Lumpkin County has endured a tough stretch in its football history in the last few years. The Indians (1-1) went just 1-9 last year and a respectable 4-6 the year prior. However, coach Shane Williamson, now in his third year at the helm, has this program in a position it hasn’t been in for quite some time.
Last year, Lumpkin progressively got better as the season went on, although Williamson says he tried to do some things a bit quicker than maybe the program was ready for, like spreading the offense and airing the ball out.
“Last year I really made some bad decisions on trying to go in a direction we probably weren’t quite ready to go yet ,” says Williamson. “We still needed to incorporate building a program from foundation up. I tried to speed the process up a little bit too fast last year. But it is good, year three, you know the kids better, they know you.”
Williamson states that the focus has been on the feeder programs all the way up, and notes that he’s gone from just six freshman in the high school program his first year and ten the second year. He’s built the bridge to now having close to 30 freshman this year, which makes up almost half of the football team.
“It was huge,” says Williamson. “It’s kind of a reward for the kids working hard since January. It’s like I tell them, you put all this work in, you want to get paid. It’s no different than going to work…you want to get a paycheck at the end. That’s our paycheck is the scoreboard…getting a win.”
Guys like Luke Smith, Kyle Amburgey and QB Tucker Flint have found success early and often in the system. While they can be proud of what they’ve accomplished, the team still was exposed a bit in a 40-7 loss to White County in a game that was only 7-0 at the half.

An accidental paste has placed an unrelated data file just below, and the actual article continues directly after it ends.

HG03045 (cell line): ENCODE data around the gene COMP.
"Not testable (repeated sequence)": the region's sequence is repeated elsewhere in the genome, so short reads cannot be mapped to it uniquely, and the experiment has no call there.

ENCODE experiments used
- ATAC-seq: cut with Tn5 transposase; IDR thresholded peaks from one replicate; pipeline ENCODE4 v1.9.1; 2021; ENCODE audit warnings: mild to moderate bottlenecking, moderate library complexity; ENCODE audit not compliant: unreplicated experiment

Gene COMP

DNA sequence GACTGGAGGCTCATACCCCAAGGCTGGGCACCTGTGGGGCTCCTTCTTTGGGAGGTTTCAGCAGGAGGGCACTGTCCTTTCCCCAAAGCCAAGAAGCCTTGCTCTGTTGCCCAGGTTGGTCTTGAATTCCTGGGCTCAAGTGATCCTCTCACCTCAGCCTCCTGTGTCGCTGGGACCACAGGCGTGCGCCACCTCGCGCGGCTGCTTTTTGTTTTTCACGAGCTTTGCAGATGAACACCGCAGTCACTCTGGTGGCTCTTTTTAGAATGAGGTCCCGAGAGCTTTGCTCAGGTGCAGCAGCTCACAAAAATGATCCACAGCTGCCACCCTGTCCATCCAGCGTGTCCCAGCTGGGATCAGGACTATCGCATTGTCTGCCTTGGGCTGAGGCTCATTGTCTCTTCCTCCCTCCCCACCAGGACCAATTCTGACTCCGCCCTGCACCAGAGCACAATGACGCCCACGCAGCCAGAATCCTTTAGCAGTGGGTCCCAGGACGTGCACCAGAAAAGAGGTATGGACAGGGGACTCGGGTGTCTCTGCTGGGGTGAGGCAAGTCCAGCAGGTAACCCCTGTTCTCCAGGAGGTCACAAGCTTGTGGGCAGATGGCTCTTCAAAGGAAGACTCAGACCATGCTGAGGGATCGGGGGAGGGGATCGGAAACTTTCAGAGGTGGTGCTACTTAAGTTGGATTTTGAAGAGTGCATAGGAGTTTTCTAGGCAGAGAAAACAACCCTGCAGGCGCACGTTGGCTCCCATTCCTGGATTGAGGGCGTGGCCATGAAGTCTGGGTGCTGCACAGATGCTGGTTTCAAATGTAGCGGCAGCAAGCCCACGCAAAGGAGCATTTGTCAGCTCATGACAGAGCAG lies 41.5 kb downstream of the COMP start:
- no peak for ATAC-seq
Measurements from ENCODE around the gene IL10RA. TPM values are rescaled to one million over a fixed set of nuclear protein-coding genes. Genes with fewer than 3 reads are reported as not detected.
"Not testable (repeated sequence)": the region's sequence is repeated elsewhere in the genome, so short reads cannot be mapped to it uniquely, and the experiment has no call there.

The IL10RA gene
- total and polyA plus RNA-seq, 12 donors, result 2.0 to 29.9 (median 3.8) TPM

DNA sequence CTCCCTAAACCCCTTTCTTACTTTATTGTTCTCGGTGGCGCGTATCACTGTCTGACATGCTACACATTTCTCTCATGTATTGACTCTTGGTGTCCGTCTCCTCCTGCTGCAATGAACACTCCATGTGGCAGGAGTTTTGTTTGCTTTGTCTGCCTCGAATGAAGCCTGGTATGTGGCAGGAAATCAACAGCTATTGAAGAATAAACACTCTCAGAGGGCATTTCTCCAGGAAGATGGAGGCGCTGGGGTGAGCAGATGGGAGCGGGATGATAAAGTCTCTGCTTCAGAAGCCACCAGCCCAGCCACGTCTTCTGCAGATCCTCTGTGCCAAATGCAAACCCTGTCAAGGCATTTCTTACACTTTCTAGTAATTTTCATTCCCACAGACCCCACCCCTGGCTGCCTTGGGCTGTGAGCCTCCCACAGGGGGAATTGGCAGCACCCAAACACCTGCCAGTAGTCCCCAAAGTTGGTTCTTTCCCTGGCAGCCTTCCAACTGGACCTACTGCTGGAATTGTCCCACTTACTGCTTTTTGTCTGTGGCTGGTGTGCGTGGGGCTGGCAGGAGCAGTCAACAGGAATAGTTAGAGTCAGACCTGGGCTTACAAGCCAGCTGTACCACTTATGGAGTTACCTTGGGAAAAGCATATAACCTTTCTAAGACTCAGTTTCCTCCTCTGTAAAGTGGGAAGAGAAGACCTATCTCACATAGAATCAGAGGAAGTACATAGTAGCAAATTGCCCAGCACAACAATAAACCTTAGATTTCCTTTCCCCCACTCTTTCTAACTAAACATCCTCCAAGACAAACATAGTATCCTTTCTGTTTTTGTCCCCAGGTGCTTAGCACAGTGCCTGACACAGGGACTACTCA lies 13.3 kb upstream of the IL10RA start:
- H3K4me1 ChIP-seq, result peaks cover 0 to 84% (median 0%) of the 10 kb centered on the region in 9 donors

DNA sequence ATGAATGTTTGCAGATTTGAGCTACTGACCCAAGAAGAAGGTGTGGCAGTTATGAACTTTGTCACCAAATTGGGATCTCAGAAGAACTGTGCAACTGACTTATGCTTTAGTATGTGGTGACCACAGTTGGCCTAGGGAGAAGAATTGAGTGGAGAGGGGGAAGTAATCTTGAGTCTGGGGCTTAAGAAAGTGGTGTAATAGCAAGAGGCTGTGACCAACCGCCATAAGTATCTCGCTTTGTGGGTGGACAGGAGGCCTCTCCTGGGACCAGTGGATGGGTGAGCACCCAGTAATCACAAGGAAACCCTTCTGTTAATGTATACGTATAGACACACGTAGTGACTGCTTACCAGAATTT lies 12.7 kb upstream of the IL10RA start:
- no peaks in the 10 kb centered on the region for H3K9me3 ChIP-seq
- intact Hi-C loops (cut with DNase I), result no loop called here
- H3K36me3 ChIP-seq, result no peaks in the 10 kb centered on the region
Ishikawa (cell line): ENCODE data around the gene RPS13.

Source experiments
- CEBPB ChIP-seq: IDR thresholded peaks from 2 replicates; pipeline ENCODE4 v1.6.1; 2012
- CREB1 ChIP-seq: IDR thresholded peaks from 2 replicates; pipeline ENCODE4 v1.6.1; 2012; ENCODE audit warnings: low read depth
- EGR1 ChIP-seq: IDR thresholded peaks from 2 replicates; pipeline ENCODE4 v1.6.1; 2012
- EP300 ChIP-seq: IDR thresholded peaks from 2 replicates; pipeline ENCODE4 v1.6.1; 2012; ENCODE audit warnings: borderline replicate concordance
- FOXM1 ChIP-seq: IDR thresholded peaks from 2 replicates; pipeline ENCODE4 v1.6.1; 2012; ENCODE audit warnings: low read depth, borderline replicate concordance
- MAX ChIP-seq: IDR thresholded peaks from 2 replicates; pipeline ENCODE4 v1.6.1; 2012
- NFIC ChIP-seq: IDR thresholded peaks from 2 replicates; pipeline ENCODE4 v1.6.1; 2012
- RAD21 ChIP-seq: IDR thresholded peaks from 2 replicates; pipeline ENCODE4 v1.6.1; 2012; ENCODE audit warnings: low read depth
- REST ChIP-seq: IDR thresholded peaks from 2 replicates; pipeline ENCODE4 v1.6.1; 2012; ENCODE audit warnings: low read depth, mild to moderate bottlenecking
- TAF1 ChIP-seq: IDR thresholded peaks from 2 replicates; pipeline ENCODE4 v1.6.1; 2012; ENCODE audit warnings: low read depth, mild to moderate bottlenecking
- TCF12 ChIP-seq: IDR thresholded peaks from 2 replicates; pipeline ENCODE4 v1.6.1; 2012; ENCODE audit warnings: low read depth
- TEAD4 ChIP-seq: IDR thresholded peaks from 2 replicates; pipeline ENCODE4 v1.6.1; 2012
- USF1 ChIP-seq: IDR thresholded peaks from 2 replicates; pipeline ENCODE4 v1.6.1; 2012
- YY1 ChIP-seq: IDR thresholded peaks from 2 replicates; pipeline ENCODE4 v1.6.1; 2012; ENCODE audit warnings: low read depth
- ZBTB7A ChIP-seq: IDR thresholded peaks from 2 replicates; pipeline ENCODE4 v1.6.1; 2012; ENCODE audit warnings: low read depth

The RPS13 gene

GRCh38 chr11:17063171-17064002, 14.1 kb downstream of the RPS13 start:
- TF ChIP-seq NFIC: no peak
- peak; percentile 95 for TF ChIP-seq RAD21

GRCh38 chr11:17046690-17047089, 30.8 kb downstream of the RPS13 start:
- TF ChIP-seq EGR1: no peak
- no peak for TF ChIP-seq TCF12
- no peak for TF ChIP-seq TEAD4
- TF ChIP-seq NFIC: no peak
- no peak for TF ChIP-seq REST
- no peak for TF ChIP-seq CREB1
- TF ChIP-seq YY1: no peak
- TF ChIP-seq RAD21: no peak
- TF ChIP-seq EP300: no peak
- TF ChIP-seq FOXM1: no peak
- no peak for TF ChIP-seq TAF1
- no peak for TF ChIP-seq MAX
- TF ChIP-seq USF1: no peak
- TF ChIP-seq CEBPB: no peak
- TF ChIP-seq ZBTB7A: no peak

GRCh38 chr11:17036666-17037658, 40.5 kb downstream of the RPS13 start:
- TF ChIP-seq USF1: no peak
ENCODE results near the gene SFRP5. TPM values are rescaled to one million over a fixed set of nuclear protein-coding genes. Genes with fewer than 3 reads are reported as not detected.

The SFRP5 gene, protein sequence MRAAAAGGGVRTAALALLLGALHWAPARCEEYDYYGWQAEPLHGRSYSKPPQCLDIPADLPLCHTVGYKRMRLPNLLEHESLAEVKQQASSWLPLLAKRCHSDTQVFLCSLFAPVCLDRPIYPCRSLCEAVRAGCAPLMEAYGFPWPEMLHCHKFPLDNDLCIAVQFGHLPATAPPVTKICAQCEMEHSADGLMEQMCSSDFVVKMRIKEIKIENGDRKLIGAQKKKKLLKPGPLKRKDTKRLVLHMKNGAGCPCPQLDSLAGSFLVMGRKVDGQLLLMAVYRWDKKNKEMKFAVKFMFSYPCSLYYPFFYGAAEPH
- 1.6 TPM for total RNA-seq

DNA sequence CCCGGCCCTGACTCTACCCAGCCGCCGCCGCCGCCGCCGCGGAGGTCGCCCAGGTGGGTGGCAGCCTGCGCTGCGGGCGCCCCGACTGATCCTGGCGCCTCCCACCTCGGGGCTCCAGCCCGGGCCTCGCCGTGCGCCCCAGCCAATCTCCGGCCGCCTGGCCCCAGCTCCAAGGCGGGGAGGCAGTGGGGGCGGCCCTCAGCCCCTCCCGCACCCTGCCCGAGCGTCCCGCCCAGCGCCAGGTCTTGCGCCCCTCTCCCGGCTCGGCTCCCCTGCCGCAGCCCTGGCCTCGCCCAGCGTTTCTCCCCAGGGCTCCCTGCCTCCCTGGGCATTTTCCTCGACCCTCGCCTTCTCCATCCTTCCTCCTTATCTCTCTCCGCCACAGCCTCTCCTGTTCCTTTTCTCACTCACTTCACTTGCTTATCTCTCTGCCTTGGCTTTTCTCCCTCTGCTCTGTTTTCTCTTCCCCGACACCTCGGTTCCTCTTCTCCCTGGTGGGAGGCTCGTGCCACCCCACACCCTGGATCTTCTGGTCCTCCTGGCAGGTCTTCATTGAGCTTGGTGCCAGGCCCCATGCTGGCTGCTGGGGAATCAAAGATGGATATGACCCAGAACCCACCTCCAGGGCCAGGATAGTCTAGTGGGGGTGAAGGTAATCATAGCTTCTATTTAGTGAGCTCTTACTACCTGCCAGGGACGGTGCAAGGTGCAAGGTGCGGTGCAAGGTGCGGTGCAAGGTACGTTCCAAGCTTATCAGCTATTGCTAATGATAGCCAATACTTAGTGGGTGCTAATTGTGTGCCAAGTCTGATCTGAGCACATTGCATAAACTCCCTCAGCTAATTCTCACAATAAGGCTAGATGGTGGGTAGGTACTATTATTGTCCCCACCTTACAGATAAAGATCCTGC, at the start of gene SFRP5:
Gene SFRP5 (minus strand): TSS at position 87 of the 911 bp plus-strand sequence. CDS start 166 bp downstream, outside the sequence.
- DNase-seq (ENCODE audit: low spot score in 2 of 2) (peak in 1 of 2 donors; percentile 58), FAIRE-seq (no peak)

“It’s funny, in our pregame devotion we were talking about living in a glass house,” says Williamson. “If you live in a glass house, one little pebble can shatter your house. The first half we were in the football game. Second half – we go from being down 7-0 to 21-0 in a matter of five or six minutes on the clock. That was the pebble that broke our glass house. That’s one thing we’re continuing to work on – don’t let one bad thing continue on to become a lot of bad things.”
The Indians hit the gridiron again in Week 2 against a solid Jackson County team, who shut out Banks County a couple of weeks ago. They run a similar style to White County, but will feature two guys that can take the snap from under center.
“It’s going to be a challenge to line up to their unique formations,” says Williamson. “We tried to mimic that the best we can in practice. It could be a pebble that gets thrown at us. We can’t let [one] series determine the game.”
Lumpkin will seek to win its second game of the season, and will follow that up with next week’s game at Gilmer. The Indians then have a bye week before beginning region play at Dawson County on September 21.